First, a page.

Job hunter, not dole bludger has been the catch cry of the month, with the Brotherhood of St Laurence launching a campaign to remind us that looking for work is changing with the globalised modern economy impacting employer expectations.
The latest ABS statistics put unemployment at 5.9 per cent, but Roy Morgan research believes 9.3 per cent is more realistic. That’s over 1.2 million people currently without any form of work. Underemployment has ballooned to over 1.1 million Australians, youth unemployment is consistently more than double the national unemployment rate at over 13 per cent, and mature unemployment rates have doubled since 2010.
These unemployment figures don’t even begin to tell the story. They don’t mention that one in four people claiming Newstart have a significant disability, that just under half the 759,000 Newstart recipients aren’t actually job seekers, or that Newstart Allowance puts families under the poverty line.
Nor do these statistics highlight that only 186,400 jobs are available in the labour market. In fact, the very nature of our economy makes unemployment inevitable as our GDP remains too low to even sustain current employment rates. And yet we, as a society blame and vilify the job seeker when the very economic framework of our nation is predisposed to creating the problem in the first place.
Sewn into this fabric of statistics is the thread of the social story of unemployment. Research indicates that unemployment increases anxiety and depression and is connected to rising suicide rates. Social media is rife with bitter and entitled comments targeting unemployed people as if welfare payments were coming straight out of their pay – in fact, unemployment payments only make up seven per cent of the welfare bill and if you think about it, most of us receive some sort of welfare payment.
Our leaders aren’t helping the social perception of unemployed people by taking an ‘incentivisation’ approach to addressing it with a focus on ‘fixing’ the job seeker. The government’s budget announcement last week that introduced drug testing for people on Newstart and Youth Allowances is further evidence of the vilification of the job seeker.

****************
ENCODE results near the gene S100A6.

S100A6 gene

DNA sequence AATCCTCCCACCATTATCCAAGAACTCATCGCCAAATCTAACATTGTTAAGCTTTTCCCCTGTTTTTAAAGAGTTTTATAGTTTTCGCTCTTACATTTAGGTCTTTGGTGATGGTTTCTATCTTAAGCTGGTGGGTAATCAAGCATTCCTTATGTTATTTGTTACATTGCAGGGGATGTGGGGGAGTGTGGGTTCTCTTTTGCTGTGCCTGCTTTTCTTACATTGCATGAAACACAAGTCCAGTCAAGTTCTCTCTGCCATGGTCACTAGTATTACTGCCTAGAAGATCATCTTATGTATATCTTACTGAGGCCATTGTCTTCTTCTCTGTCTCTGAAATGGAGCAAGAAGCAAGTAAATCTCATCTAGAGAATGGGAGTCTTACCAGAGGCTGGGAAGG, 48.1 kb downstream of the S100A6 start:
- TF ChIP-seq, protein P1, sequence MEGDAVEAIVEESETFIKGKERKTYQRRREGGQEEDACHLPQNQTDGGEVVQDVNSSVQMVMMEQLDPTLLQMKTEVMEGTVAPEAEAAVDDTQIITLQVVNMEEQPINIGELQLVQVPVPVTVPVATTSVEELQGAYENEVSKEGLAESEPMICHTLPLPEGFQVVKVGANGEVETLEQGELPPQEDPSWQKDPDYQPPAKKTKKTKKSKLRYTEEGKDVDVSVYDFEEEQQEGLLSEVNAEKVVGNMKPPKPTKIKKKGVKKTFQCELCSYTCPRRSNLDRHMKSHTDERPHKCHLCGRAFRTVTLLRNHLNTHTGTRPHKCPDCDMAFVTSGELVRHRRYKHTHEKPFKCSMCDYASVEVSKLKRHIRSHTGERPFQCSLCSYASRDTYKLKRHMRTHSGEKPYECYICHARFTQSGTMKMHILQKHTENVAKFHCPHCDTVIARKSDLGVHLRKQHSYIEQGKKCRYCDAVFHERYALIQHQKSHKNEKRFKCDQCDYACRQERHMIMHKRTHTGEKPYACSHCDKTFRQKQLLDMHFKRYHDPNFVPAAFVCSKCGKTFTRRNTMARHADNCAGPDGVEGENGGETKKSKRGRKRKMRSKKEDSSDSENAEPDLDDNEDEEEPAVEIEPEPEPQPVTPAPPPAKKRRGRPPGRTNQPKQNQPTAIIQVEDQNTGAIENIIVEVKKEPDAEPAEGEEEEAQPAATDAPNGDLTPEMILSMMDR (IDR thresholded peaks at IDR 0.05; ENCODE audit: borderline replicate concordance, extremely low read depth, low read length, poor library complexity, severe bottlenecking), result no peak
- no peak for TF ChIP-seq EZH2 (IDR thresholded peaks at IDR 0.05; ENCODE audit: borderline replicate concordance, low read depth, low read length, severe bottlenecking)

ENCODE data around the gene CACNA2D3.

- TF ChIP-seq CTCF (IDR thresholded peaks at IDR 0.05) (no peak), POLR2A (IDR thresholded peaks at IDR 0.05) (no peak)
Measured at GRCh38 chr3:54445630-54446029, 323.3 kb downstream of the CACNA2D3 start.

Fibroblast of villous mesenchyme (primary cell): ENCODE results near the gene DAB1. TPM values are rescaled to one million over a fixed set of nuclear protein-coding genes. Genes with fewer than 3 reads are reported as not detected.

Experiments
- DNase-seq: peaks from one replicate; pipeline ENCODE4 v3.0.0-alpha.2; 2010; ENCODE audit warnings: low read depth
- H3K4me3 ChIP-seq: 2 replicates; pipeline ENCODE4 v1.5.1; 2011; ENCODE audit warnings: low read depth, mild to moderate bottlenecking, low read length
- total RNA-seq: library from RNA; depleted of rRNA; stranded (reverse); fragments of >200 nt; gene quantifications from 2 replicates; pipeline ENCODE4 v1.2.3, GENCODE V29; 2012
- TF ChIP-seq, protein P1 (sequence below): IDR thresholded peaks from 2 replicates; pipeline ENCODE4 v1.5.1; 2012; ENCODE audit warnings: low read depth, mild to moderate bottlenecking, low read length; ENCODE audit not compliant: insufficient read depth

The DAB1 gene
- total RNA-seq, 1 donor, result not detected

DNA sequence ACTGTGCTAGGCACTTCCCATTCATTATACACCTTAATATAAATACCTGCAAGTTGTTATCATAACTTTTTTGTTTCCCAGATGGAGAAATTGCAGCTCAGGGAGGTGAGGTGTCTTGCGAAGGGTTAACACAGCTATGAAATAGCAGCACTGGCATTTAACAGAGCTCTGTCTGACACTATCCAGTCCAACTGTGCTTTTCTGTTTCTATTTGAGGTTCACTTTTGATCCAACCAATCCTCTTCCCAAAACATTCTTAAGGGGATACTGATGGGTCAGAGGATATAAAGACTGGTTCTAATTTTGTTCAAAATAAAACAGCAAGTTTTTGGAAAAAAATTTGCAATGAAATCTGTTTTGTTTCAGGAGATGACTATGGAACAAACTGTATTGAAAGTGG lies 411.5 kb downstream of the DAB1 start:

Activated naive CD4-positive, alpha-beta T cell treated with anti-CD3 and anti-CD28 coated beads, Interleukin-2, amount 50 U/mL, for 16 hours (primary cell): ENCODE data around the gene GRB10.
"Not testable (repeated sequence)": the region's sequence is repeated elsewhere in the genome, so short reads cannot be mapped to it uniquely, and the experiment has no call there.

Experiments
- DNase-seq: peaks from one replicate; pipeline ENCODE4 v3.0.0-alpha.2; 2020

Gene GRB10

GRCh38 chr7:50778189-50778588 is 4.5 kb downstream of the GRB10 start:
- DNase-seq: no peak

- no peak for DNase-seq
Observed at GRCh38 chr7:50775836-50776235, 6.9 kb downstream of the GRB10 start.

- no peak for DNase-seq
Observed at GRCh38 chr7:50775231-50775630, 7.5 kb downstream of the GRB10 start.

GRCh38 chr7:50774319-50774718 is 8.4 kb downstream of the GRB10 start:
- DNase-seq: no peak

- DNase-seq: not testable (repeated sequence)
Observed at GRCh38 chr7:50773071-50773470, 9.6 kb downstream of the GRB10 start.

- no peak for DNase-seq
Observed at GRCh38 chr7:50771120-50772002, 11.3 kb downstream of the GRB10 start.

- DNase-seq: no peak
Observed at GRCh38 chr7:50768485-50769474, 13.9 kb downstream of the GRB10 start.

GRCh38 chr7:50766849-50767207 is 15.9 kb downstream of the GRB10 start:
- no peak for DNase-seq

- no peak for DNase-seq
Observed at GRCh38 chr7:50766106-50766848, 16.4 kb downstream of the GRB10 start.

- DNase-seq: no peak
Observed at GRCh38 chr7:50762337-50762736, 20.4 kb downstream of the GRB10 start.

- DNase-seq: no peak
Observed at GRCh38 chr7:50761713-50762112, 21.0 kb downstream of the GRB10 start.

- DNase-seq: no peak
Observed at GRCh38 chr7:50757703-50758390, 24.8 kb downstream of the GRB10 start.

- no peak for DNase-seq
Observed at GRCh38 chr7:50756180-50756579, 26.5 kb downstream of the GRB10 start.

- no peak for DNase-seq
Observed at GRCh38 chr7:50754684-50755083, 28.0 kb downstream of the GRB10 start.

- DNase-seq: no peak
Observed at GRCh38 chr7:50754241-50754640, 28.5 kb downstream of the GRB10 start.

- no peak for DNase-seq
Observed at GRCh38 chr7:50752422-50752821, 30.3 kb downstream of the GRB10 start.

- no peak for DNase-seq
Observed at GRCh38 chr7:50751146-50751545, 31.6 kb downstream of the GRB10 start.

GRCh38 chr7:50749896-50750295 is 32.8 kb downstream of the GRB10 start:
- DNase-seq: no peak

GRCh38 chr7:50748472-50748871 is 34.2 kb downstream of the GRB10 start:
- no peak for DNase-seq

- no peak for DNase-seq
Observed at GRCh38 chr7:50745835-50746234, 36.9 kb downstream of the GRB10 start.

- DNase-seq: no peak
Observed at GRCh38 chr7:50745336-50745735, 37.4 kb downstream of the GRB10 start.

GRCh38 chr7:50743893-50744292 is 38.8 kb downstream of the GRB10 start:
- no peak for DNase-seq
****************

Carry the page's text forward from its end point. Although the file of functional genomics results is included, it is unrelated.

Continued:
This idea of drug testing job seekers is one that has been floated with varying degrees of vitriol for years. However, both New Zealand and the US have trialled drug testing welfare recipients with resounding failure resulting.
While the budget report claimed that the tests would be carried out randomly, it also stated that they would profile welfare recipients to identify the job seekers at higher risk for drug and alcohol abuse for testing. My concern here is that government is addressing a social and medical issue with financial punishment.
People who are addicted to drugs and their families need support: they are among our most vulnerable members of society. While drug-taking is illegal, there has to be a better way to deal with the issue than stripping their financial choices, which will ultimately increase family stress and likely lead to a growth in crime rates.
Our sense of mateship, it seems, is evaporating as we race to judge and condescend to those who have walked a different path. I cannot help but be reminded of Thomas More here – are we not ‘creating thieves and then punishing them’? We need to shed the stereotype and myths surrounding the unemployed person and see them as they are: a human being and not a demonised failure in need of incentives and ‘fixing’.